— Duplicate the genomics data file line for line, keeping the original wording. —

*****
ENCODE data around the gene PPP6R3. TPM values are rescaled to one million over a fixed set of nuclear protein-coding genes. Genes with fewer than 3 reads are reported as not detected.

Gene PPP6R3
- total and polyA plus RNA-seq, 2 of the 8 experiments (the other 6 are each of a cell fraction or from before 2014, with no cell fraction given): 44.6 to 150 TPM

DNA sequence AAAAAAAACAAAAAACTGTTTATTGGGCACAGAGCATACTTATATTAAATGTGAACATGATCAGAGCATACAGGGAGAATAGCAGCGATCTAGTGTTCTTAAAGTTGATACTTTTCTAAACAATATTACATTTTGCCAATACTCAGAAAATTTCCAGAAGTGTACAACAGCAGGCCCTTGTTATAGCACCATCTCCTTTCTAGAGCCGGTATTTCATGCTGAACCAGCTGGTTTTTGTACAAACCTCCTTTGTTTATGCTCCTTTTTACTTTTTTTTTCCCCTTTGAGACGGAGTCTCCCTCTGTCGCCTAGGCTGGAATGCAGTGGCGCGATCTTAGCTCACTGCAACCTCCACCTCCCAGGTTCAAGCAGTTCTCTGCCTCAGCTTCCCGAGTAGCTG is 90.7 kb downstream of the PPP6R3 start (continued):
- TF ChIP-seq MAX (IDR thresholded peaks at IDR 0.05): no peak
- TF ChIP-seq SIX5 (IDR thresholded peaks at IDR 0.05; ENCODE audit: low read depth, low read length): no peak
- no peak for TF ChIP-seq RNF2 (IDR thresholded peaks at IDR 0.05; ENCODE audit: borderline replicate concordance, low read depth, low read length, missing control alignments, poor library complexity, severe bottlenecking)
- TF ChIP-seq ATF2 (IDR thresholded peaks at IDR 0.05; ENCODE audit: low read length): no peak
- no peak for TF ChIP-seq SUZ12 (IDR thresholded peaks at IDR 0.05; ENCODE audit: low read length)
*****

ENCODE data around the gene PPP6R3. TPM values are rescaled to one million over a fixed set of nuclear protein-coding genes. Genes with fewer than 3 reads are reported as not detected.

Gene PPP6R3
- total and polyA plus RNA-seq, 2 of the 8 experiments (the other 6 are each of a cell fraction or from before 2014, with no cell fraction given): 44.6 to 150 TPM

DNA sequence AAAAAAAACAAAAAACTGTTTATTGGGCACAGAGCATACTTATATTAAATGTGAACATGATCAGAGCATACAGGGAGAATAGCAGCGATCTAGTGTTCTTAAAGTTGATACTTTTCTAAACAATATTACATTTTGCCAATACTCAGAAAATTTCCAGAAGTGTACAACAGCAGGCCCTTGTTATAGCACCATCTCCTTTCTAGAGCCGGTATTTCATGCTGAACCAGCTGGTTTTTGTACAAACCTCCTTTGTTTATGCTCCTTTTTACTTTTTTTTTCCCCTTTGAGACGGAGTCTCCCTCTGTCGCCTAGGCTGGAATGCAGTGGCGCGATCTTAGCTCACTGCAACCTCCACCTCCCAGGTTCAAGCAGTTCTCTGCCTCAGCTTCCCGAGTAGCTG is 90.7 kb downstream of the PPP6R3 start (continued):
- TF ChIP-seq MAX (IDR thresholded peaks at IDR 0.05): no peak
- TF ChIP-seq SIX5 (IDR thresholded peaks at IDR 0.05; ENCODE audit: low read depth, low read length): no peak
- no peak for TF ChIP-seq RNF2 (IDR thresholded peaks at IDR 0.05; ENCODE audit: borderline replicate concordance, low read depth, low read length, missing control alignments, poor library complexity, severe bottlenecking)
- TF ChIP-seq ATF2 (IDR thresholded peaks at IDR 0.05; ENCODE audit: low read length): no peak
- no peak for TF ChIP-seq SUZ12 (IDR thresholded peaks at IDR 0.05; ENCODE audit: low read length)